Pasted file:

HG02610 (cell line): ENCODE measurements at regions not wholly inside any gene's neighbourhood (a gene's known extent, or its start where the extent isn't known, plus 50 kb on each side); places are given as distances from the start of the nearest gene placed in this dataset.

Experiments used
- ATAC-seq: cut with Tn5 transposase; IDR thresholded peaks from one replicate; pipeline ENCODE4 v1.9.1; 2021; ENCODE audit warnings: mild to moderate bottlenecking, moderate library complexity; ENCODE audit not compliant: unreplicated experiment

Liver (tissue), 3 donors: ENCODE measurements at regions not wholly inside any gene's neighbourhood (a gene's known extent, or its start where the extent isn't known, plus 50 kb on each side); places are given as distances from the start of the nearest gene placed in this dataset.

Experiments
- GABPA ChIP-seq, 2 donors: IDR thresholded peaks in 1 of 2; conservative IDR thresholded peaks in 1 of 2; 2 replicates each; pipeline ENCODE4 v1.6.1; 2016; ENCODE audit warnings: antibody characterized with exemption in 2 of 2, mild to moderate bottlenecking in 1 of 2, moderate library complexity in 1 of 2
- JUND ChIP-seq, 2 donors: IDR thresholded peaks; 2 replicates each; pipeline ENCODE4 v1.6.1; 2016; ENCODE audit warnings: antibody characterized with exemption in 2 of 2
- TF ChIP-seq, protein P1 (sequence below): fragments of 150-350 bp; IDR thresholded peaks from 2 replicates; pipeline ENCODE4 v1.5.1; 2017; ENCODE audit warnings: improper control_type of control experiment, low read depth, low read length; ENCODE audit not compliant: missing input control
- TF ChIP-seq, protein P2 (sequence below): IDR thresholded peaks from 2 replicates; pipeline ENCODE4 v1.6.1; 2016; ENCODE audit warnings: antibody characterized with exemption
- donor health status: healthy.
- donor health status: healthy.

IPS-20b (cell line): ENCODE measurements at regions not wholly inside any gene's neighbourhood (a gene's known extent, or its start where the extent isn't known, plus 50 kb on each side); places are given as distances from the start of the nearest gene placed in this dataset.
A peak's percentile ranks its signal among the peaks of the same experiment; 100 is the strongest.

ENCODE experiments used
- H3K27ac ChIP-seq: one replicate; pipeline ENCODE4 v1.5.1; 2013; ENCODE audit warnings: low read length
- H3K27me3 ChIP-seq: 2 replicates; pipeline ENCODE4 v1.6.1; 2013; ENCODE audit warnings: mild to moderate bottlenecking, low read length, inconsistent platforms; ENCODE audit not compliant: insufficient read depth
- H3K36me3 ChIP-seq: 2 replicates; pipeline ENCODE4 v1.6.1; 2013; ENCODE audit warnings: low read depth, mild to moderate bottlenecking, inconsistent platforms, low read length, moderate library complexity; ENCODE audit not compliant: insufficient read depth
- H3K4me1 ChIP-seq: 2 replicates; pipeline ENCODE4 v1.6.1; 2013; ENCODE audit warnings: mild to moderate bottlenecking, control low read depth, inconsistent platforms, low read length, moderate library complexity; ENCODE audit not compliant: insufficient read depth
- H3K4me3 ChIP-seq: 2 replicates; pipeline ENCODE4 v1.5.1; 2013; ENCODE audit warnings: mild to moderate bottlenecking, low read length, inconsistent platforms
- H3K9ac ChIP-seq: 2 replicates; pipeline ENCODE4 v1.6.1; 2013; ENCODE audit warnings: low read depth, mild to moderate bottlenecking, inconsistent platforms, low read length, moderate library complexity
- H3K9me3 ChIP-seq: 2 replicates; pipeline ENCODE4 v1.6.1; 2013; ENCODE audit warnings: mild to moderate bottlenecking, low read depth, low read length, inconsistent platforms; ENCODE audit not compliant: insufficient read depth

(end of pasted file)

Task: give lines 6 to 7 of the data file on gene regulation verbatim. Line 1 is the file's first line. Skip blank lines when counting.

- GABPA ChIP-seq, 2 donors: IDR thresholded peaks in 1 of 2; conservative IDR thresholded peaks in 1 of 2; 2 replicates each; pipeline ENCODE4 v1.6.1; 2016; ENCODE audit warnings: antibody characterized with exemption in 2 of 2, mild to moderate bottlenecking in 1 of 2, moderate library complexity in 1 of 2
- JUND ChIP-seq, 2 donors: IDR thresholded peaks; 2 replicates each; pipeline ENCODE4 v1.6.1; 2016; ENCODE audit warnings: antibody characterized with exemption in 2 of 2